Seychelles Airlines - a local private airline - is re-examining its business strategies and hope to kick off operations late next year, said the company’s deputy chief executive on Wednesday.
The airline is submitting revised documents to the Seychelles Civil Aviation Authority (SCAA) for approval.
Seychelles Airlines was to start operations in 2013 with two Boeings 767 but is now looking at the possibility of leasing other planes.
The airline is looking at the possibility of flying to Paris, Frankfurt, Johannesburg, Mauritius, and Singapore.
“When deciding which route to fly, a lot of research has to be done. You need to know how many people are travelling from which country, how they are getting here and which carrier they are using among others,” said Robert Marie, the deputy chief executive.
During the early stages of the company’s formation, the partners – Robert Marie, Ahmed Afif and Phillip Boule – had decided to fly to European countries.
“In 2013, [very few airlines] were doing direct long haul between Seychelles and Europe and we decided that is what we are going to do,” said Marie, a former Air Seychelles pilot.
|Robert Marie -- the deputy chief executive of the Seychelles Airlines.(Robert Marie) Photo License: CC-BY|
The company could not go further when they were told by the Registrar that the airline could not use the name ‘Seychelles Airlines’ as it resembled the national carrier’s name – ‘Air Seychelles’.
The Registrar General, Wendy Pierre, told SNA that “the initial decision not to register the name was taken by the Registrar of Companies.”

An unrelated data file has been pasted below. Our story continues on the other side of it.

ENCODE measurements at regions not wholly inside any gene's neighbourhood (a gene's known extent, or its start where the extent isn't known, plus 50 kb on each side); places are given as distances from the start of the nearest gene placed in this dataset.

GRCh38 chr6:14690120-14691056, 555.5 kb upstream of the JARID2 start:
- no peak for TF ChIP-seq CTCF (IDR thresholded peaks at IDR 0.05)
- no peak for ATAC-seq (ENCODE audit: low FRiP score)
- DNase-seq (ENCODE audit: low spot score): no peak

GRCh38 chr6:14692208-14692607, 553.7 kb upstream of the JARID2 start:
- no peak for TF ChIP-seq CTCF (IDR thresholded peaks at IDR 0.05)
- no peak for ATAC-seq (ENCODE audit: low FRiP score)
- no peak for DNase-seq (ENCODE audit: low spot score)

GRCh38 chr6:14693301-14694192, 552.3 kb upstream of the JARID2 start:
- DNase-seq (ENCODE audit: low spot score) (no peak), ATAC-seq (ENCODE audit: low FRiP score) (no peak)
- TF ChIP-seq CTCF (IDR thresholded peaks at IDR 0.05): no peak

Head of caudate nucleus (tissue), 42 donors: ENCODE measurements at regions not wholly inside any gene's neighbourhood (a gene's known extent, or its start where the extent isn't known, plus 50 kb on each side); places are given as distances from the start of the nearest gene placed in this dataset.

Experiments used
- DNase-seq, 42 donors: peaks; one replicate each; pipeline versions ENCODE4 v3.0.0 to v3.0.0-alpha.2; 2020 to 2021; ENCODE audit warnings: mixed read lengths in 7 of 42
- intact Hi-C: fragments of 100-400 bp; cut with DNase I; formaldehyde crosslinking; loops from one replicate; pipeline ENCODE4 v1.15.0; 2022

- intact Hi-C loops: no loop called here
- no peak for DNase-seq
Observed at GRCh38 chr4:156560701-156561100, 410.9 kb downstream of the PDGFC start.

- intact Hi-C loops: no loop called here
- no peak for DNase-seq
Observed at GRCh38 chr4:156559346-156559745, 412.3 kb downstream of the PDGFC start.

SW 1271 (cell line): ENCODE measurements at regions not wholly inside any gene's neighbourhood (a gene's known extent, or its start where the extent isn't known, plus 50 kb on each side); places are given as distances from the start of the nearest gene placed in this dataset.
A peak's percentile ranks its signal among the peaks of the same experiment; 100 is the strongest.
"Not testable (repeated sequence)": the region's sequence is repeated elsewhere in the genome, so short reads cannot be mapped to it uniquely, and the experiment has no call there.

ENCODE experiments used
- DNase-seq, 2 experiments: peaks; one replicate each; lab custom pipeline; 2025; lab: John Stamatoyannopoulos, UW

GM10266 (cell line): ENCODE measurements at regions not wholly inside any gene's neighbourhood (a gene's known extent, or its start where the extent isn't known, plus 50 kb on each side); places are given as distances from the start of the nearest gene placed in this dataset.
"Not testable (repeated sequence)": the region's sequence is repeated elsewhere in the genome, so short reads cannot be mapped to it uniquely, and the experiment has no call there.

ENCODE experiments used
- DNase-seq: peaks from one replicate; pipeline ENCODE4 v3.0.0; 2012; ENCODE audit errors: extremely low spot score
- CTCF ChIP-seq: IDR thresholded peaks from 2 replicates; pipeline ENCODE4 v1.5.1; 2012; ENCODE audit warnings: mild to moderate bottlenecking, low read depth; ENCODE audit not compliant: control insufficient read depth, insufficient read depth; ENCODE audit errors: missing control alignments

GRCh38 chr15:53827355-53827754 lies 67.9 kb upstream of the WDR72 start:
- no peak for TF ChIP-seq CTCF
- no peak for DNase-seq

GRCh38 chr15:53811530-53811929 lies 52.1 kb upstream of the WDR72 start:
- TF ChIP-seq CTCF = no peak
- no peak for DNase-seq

“Registrar makes their decisions taking into consideration the law and other factors. It does happen that we have to liaise with other authorities [when making such considerations],” said Pierre.
Marie said that at this point “we could have changed the name but I didn't think it would have made any difference - we would still have met objections as an airline by certain people. That is when we decided to take the case to court and everything dragged for two years.”
In 2015, parent company Intershore Aviation won its court case when the judge ruled that there is nothing wrong in using the name ‘Seychelles Airlines’.
Since the company announced its formation, Marie said that there are people who have sent them their CVs. The company will be employing around 150 local and foreign staffs, the bulk of which will be needed in flights operation.
“Foreigners will be needed in the company, especially in the 10 to 15 key positions where, under the law, high qualifications are needed and unfortunately there isn't any Seychellois who meets the requirement,” said Marie.
The plan is to have a Seychellois attached to each foreigner, as the airline aims at “having an airline that will be purely operated by Seychellois.” Seychelles Airlines forecast that within six to seven years this can be attained.
Talking about the tough competition, Marie said that aviation is a cruel industry and that they are aware of the tricks that other airlines might come with, in response to them starting operations.